“85% of Fair Market Rent means the assistance is meaningless and tenants won’t be able to use it,” Davidson said.

Sources suggested that this provision may still be up for negotiation. The Senate is pushing to raise the voucher amount, Soltani said.

Asked about reports that HAVP would not be included in the budget, a spokesperson for the Real Estate Board of New York, a major landlords’ trade association that supported HAVP, said the association was still reviewing the issue.

Neither the governor nor either of the legislative leaders returned comment by press time.

Legislators in both chambers said that housing advocates’ other homelessness-prevention priority this session, the Housing Our Neighbors With Dignity Act (HONDA)—a program to convert distressed hotels into affordable housing, half of which would be set aside for the formerly homeless—would not make it into the budget.

Instead, the budget would likely allocate money for hotel conversions, with the program language to be determined after the budget and with a requirement that the legislature set the terms for how the funds are spent, the legislators said. 

“I’m hoping there will be money in the budget to do [HONDA], but the programmatic language is just as important, and whether that’s in the budget or outside of it, we’ve got to get it right,” said Gianaris, who is HONDA’s lead sponsor in the Senate.

"We have the language already. I don't know why they're punting it. It's just an excuse, and every day we don't get something done on hotels, is a moment where the window of opportunity for this program to be useful is closing," Weaver said.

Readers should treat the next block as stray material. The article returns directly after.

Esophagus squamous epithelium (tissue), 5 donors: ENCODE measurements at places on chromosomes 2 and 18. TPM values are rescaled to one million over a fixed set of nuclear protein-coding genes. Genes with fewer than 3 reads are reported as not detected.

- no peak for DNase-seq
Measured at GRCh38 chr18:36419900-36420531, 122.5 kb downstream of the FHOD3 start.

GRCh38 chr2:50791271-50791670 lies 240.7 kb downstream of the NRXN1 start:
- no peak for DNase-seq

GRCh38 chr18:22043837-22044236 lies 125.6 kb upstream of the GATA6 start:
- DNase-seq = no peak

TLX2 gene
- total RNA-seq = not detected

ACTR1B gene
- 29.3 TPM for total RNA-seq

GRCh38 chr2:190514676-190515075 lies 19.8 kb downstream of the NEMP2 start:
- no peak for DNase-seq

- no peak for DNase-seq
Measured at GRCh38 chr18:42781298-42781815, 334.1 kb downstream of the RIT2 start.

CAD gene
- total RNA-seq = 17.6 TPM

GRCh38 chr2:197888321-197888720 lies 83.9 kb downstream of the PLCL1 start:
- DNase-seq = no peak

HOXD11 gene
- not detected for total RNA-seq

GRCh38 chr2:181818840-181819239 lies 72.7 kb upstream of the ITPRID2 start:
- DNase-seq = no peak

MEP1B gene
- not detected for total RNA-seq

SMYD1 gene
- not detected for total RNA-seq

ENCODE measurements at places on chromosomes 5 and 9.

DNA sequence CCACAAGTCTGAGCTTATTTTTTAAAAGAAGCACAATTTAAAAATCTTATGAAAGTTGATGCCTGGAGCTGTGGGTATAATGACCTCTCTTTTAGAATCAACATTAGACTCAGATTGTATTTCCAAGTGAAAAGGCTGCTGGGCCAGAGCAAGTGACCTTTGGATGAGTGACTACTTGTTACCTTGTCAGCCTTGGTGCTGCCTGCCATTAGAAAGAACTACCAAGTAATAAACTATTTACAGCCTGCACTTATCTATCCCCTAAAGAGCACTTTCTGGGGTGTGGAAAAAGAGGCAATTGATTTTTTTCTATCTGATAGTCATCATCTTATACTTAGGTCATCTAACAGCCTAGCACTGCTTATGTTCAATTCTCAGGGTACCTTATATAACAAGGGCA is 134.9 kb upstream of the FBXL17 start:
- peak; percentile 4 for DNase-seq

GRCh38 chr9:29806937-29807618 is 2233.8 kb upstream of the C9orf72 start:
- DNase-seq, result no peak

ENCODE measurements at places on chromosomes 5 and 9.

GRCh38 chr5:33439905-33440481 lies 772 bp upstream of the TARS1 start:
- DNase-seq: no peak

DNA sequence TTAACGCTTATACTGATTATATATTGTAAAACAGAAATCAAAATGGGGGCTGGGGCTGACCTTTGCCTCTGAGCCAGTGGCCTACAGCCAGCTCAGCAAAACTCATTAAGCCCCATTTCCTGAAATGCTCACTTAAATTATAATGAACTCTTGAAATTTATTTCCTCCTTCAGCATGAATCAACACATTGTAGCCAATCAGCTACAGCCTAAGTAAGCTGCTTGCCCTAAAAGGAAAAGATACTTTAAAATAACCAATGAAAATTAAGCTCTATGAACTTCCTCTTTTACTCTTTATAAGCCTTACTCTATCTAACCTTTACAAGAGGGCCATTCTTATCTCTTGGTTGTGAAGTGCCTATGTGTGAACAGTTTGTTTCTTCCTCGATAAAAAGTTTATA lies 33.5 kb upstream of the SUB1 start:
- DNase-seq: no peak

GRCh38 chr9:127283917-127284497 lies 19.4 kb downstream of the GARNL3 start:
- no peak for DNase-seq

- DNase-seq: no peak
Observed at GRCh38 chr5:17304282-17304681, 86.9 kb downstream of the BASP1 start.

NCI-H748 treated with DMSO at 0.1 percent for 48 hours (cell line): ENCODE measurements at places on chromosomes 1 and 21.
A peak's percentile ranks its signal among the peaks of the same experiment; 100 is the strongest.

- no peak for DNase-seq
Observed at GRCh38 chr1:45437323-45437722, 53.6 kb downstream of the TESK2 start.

If HONDA and HAVP are not included in the budget, Assemblymember Anna Kelles told New York Focus, it would be a missed opportunity to address the state’s record-high levels of homelessness.

“My reaction would be profound disappointment. They were in. They are creative solutions to a mass problem throughout the state. To lose them is irresponsible and irrational and illogical.”

Housing advocates slammed Senate and Assembly leadership for what they characterized as a failure to prioritize homelessness.

“It really symbolizes how little commitment leadership has to homeless New Yorkers,” Soltani said. “And I’m not talking about Governor Cuomo - I’m talking about the two leaders that are supposed to be leading our state, when we know exactly what’s going to come out of the governor’s office.”

Akash Mehta co-founded New York Focus and is the organization’s editor-in-chief. He grew up in New York City, and in another life he was a member of his local community board and a policy fellow at the City Council.